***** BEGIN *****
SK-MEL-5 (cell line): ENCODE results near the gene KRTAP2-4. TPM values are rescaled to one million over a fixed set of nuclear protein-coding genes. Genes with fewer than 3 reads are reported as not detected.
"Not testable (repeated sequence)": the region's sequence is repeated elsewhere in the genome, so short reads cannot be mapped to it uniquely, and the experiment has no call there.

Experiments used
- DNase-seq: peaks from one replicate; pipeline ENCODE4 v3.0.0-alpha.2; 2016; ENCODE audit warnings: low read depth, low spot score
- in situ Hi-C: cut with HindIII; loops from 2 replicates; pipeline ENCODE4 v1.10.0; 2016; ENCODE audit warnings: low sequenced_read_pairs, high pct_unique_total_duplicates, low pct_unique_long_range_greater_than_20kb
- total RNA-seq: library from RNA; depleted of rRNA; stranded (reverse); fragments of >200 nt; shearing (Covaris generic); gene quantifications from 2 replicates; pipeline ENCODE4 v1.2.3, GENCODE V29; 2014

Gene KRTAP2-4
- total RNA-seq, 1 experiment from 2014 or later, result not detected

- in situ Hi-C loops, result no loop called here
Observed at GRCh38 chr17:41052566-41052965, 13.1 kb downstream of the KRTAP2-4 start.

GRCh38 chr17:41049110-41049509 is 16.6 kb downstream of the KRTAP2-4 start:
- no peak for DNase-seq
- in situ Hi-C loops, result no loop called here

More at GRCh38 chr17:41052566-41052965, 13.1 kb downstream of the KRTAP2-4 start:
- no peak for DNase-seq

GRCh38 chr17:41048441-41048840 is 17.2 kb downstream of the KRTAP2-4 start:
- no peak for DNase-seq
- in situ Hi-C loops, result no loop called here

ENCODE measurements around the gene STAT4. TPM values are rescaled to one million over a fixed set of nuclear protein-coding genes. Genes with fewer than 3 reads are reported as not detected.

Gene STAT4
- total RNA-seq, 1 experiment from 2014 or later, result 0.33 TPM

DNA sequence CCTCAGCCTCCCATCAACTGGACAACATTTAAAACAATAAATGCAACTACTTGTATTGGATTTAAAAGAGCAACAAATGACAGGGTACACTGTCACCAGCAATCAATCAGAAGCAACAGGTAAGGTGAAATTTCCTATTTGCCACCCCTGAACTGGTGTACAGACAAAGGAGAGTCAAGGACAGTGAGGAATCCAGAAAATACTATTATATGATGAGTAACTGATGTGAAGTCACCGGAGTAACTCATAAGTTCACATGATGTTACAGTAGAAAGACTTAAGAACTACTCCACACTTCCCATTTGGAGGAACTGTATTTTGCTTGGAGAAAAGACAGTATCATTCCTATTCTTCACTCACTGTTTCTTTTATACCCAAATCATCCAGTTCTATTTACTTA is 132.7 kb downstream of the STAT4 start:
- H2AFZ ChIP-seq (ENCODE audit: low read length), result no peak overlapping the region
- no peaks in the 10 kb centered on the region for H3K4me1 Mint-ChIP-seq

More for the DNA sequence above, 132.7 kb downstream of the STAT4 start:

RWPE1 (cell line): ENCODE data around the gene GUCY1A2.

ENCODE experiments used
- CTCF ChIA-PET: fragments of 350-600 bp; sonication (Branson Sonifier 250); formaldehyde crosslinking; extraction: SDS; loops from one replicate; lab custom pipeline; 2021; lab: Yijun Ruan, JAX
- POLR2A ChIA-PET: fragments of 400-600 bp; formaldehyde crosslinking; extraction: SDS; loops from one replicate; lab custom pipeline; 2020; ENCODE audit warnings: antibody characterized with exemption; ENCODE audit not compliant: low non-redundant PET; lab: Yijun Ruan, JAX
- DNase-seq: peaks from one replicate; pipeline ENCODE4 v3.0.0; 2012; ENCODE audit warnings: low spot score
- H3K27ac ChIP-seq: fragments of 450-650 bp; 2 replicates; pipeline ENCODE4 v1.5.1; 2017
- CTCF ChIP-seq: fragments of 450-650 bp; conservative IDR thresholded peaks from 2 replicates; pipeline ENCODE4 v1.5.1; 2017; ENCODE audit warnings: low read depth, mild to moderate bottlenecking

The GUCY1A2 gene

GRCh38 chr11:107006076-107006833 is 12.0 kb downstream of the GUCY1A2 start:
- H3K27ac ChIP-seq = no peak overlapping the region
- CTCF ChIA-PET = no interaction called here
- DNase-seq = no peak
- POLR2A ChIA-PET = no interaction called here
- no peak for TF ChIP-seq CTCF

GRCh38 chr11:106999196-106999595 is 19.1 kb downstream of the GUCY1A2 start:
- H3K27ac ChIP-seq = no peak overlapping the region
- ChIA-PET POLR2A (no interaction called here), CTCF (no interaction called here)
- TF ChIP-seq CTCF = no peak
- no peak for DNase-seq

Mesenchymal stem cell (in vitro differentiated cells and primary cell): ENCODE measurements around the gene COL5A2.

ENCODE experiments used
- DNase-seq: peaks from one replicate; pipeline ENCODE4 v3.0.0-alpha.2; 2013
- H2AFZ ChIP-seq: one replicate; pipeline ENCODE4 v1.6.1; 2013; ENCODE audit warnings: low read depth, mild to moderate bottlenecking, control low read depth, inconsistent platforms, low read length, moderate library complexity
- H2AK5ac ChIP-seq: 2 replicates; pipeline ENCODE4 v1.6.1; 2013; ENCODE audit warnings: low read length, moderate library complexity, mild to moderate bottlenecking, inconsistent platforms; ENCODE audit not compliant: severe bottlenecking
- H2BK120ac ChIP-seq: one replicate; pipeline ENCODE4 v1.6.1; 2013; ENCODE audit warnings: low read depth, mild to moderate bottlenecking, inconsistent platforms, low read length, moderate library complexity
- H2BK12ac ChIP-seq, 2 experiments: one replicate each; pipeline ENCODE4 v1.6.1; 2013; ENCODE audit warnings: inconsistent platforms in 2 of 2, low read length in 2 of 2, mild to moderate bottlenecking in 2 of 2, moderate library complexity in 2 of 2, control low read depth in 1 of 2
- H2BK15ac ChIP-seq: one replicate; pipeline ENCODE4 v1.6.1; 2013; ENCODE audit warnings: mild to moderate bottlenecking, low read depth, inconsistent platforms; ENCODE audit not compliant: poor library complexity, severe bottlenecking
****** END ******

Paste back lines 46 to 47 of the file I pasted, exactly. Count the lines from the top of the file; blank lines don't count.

ENCODE experiments used
- DNase-seq: peaks from one replicate; pipeline ENCODE4 v3.0.0-alpha.2; 2013